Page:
Kirk utters that immortal bellow in the film The Wrath of Khan but it reverberates back to this first appearance of Khan Noonien Singh. Guest stars don’t usually steal the bridge from William Shatner’s Captain Kirk, but “Space Seed” is a big exception. As Khan, the wonderful Ricardo Montalbán speaks in a rich, accented rumble. His disdainful piercing gaze, his insouciant braid; you can hardly blame historian Lt. Marla McGivers (Madlyn Rhue) for falling head over heels at first sight.
Marla’s reaction isn’t just hers; it’s the show’s. Director Marc Daniels, writers Gene L. Coon and Carey Wilber, and much of the Enterprise crew are enamored with their villainous visitor. He recalls iconic swashbuckling strongmen from Caesar to Leif Erickson—to, for that matter, Captain Kirk. He is, in many ways, Kirk’s double in a truer sense than the doppelganger from “The Enemy Within.” The episode is a kind of love letter to a heroic type the show half disavows only to more enthusiastically embrace.
The Great Man
The episode begins with the Enterprise encountering a mysterious unidentified ship in a distant and uninhabited galaxy. The ship turns out to be an earth vessel named The Botany Bay, and on further investigation, a landing party discovers it is inhabited by some 70 odd men and women frozen in stasis.
The ship left earth in the 1990s during the Eugenic Wars when genetically perfected supermen seized control of large portions of the earth. The leader of The Botany Bay, who wakes first and alone while his comrades sleep on, is one of those supermen: Khan.
The crew has trouble identifying Khan at first but they eventually work out that he was a brutal dictator on earth who ruled 40% of the globe. He’s also a perfect physical specimen, with mightily increased strength and resilience and heightened intelligence. “You are quite honestly inferior. Mentally, physically,” he tells Kirk with a satisfied smirk. “Yes, it appears we will do well in your century.”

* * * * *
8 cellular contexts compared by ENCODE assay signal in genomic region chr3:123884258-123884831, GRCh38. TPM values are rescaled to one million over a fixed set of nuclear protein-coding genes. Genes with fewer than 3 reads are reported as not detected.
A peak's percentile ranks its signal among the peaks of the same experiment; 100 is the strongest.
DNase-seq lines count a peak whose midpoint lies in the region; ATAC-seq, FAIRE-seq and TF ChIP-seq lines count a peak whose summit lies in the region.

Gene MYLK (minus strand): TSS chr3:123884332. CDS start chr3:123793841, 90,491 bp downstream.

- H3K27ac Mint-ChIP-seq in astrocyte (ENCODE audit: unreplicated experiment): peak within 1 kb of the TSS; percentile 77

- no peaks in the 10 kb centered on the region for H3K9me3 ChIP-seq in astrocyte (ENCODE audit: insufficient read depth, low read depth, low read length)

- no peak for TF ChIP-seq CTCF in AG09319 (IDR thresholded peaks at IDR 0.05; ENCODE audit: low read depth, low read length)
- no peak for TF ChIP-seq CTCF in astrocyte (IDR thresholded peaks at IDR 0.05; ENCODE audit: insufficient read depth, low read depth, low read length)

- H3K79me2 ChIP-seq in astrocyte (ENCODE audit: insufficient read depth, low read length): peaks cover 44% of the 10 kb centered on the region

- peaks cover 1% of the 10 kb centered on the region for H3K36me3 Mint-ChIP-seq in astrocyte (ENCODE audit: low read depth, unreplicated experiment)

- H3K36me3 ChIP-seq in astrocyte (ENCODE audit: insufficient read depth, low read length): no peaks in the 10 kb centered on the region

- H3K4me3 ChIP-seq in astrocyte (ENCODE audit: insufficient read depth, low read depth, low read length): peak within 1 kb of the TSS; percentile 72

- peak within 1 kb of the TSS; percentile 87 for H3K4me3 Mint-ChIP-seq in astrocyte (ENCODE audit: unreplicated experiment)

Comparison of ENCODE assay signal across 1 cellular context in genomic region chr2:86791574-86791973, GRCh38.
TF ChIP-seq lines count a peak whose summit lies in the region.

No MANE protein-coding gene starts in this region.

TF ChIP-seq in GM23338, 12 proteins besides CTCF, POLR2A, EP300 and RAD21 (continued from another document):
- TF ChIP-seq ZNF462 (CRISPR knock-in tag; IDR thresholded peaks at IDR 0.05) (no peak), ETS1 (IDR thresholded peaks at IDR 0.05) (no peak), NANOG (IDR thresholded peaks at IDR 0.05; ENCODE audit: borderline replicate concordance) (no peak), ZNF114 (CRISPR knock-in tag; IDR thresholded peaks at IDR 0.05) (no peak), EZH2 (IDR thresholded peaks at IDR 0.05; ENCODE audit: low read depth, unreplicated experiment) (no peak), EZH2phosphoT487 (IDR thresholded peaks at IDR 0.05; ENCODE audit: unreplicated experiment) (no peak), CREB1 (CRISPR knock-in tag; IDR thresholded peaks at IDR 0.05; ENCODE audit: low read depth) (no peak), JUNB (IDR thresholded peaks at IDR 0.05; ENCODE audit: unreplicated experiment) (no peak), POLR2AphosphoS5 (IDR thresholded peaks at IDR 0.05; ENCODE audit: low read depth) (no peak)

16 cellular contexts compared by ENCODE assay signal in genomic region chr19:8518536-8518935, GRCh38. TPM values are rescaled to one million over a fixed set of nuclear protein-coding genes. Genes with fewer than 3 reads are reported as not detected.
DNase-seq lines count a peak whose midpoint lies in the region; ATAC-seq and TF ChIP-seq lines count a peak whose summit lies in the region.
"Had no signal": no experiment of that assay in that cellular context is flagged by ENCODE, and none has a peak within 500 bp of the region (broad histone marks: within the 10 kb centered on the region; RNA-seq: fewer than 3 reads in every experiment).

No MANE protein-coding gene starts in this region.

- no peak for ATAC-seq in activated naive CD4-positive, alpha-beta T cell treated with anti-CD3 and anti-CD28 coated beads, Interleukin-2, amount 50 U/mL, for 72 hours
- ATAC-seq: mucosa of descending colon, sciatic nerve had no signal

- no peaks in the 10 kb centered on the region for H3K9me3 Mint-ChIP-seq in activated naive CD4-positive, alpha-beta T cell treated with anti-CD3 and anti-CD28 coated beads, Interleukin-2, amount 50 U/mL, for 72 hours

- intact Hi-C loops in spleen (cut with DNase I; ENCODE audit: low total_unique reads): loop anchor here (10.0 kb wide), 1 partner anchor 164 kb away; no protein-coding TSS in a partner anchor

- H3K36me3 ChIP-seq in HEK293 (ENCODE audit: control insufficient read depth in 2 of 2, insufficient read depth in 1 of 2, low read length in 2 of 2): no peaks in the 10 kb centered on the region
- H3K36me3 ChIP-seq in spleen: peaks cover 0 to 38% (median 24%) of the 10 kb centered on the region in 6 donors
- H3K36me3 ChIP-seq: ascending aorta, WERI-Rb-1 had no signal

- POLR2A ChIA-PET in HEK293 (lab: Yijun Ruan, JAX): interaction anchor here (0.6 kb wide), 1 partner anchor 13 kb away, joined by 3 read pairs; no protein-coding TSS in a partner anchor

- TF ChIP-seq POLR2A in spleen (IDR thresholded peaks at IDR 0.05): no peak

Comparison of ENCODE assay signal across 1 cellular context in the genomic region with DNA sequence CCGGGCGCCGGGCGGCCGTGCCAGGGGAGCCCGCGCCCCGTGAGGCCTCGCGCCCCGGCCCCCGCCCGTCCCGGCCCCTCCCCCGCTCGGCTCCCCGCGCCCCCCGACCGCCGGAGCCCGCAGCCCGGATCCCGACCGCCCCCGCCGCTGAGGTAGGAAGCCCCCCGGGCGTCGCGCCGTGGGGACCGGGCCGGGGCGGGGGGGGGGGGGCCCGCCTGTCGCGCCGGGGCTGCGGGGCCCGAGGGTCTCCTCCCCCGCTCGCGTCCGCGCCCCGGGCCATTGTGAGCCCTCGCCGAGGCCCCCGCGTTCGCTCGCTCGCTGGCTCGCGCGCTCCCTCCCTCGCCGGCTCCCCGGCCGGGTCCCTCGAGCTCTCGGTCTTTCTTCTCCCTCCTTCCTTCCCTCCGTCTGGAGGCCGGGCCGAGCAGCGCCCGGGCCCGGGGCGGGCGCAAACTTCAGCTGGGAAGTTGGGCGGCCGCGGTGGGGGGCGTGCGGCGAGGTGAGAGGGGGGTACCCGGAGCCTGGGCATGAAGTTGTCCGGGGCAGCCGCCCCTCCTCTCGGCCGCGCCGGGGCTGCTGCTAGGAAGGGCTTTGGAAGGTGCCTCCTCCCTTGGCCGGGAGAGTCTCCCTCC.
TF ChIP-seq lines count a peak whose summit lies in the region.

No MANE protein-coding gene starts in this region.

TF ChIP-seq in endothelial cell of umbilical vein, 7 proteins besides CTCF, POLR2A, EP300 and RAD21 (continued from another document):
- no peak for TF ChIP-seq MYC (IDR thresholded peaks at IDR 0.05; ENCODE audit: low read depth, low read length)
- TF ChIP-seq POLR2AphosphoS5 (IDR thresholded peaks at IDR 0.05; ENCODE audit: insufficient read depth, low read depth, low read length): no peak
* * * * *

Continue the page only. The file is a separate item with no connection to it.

Kirk grows more and more suspicious of Khan’s ambitions. Yet he somehow inexplicably allows him to view the ship’s technical specs in a scene which practically begs you to shout at the screen, “DON’T SHOW HIM THE SPECS KIRK! DON’T SHOW HIM THE SPECS!”
Where was I? Oh right. Kirk shows him the specs, but doesn’t trust him. For her part, Marla, the historian is romantically and sexually obsessed with great strong men of the past, and Khan makes her fall to her knees (yes, literally). The scene where he dominates her, demanding her obedience with contemptuous brutality, is right out of racist harem fantasies like the 1921 smash film The Sheik.
A Streak of Barbarism
Marla finds Khan irresistible, and does everyone else. The male officers of The Enterprise get a scene where they all talk about how they think he’s hot too. Lt. Scott (James Doohan) says “I must confess, gentlemen. I've always held a sneaking admiration for this one.” Kirk adds, “He was the best of the tyrants and the most dangerous. They were supermen in a sense. Stronger, braver, certainly more ambitious, more daring.”
Spock (Leonard Nimoy), the Vulcan voice of humanism, is appalled. “Gentlemen, this romanticism about a ruthless dictator is…” he says, before he is cut off by Kirk’s explanation. “Mister Spock, we humans have a streak of barbarism in us. Appalling, but there, nevertheless.”
Kirk insists that it’s possible to admire Khan and fight him at the same time. It’s not exactly clear that that’s true though.
Marla’s admiration interferes with her opposition; she helps Khan hijack the transporter, wake his crew, and come back and take over the Enterprise.